Genetic changes associated with floral adaptation restrict future evolutionary potential.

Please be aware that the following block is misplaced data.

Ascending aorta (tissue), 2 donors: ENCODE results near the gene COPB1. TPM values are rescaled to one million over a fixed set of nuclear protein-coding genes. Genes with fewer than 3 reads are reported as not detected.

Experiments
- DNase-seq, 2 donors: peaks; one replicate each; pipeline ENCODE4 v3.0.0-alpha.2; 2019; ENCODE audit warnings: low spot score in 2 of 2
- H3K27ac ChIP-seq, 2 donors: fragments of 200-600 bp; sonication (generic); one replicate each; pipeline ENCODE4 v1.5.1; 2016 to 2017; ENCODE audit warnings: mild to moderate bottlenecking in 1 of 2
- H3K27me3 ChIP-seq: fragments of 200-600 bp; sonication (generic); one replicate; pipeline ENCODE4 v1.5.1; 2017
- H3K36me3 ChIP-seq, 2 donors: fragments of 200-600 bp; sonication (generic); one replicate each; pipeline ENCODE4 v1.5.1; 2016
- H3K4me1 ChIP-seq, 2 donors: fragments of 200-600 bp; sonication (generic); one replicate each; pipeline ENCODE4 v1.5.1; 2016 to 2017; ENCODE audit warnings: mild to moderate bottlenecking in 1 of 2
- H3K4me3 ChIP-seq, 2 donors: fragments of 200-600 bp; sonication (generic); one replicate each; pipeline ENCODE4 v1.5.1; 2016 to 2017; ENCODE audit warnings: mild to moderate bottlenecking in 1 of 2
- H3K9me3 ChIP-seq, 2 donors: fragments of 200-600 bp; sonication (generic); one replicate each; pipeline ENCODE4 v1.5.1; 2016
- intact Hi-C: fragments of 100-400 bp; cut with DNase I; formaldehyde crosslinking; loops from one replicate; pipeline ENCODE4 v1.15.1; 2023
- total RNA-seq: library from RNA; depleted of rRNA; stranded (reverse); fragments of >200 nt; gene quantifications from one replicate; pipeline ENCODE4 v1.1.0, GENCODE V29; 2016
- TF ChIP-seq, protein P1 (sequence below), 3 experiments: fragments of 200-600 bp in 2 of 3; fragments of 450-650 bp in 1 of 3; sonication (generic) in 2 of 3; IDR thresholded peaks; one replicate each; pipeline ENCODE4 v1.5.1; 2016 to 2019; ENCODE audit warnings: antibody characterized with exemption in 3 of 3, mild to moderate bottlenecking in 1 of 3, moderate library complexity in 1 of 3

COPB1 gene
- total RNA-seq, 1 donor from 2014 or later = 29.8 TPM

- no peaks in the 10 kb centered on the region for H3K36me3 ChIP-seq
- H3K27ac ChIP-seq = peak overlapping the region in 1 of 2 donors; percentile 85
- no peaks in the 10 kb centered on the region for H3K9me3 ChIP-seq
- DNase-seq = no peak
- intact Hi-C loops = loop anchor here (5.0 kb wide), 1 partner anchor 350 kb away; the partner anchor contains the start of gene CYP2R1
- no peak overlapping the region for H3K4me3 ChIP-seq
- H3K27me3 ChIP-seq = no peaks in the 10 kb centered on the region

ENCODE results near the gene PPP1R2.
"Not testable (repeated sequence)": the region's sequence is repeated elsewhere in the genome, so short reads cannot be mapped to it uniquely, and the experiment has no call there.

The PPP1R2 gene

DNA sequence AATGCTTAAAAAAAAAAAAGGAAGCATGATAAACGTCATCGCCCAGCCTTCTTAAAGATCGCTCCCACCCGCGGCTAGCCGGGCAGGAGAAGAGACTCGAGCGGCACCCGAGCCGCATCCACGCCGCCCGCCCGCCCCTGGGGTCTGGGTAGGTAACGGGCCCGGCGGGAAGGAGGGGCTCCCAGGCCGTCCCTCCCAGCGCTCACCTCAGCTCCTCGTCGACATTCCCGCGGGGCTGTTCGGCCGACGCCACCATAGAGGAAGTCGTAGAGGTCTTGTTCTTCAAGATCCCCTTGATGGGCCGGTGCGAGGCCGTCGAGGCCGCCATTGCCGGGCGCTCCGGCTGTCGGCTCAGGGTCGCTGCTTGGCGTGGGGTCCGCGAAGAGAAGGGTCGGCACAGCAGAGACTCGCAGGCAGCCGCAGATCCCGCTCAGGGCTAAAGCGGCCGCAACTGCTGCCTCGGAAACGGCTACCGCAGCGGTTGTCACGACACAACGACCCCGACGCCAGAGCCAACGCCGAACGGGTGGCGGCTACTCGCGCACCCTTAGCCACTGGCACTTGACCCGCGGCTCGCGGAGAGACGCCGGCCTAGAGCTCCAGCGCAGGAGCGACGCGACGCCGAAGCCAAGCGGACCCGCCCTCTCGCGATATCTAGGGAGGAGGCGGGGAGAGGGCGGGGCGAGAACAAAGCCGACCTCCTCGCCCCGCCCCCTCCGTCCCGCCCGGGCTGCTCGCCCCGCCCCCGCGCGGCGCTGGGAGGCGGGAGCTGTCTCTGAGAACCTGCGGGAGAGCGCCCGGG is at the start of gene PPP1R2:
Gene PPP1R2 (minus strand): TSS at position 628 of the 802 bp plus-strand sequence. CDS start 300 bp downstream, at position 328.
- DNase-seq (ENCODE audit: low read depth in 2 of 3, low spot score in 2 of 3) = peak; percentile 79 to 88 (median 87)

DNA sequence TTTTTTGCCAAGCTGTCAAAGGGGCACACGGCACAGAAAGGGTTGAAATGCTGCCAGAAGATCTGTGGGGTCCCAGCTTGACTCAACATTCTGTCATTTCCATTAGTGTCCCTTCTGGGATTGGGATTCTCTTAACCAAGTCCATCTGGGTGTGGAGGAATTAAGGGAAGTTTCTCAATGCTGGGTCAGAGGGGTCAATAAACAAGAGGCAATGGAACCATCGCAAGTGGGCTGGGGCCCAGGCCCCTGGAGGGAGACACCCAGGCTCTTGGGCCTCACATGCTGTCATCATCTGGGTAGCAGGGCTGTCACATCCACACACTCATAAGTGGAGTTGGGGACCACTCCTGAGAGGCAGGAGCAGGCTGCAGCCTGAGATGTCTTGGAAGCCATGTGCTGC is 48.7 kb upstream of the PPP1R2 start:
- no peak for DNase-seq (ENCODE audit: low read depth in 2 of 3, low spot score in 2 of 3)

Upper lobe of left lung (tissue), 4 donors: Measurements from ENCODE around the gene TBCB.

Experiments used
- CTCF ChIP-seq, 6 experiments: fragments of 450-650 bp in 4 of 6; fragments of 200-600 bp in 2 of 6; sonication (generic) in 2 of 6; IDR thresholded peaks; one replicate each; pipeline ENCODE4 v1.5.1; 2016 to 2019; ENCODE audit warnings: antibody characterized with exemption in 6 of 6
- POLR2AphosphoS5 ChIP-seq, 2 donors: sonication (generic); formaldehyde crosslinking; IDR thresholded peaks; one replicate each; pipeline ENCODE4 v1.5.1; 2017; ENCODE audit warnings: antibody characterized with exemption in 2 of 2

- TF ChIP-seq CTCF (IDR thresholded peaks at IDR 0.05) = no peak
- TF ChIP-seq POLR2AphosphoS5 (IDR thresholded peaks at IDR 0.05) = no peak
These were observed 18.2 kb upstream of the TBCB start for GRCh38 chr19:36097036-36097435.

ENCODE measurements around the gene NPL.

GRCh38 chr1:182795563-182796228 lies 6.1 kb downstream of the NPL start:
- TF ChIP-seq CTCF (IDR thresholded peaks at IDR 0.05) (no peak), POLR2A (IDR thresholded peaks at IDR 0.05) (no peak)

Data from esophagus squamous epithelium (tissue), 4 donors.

A commonly accepted evolutionary principle is that adaptive change constrains the potential directions of future evolutionary change. One manifestation of this is Dollo's law, which states that character elimination is irreversible. Although the common occurrence of irreversibility has been documented by phylogenetic analyses of phenotypic transitions, little is known about the underlying causes of this phenomenon. One explanation for evolutionary irreversibility relies on the fact that many characteristics result from interactions between multiple gene products. Such characteristics may often be eliminated by inactivation of just one gene in the network. If they serve no other functions, other genes of the network are then free to accumulate mutations or evolve new functions. Evolutionary change after character loss results in the accumulation of redundant loss-of-function mutations. Such pathway degeneration makes it very unlikely that the characteristic will re-evolve, because multiple simultaneous mutations would be required. Here we describe what appear to be the initial stages of such degeneration in the anthyocyanin pigment pathway associated with an adaptive change from blue to red flowers in the morning glory Ipomoea quamoclit.
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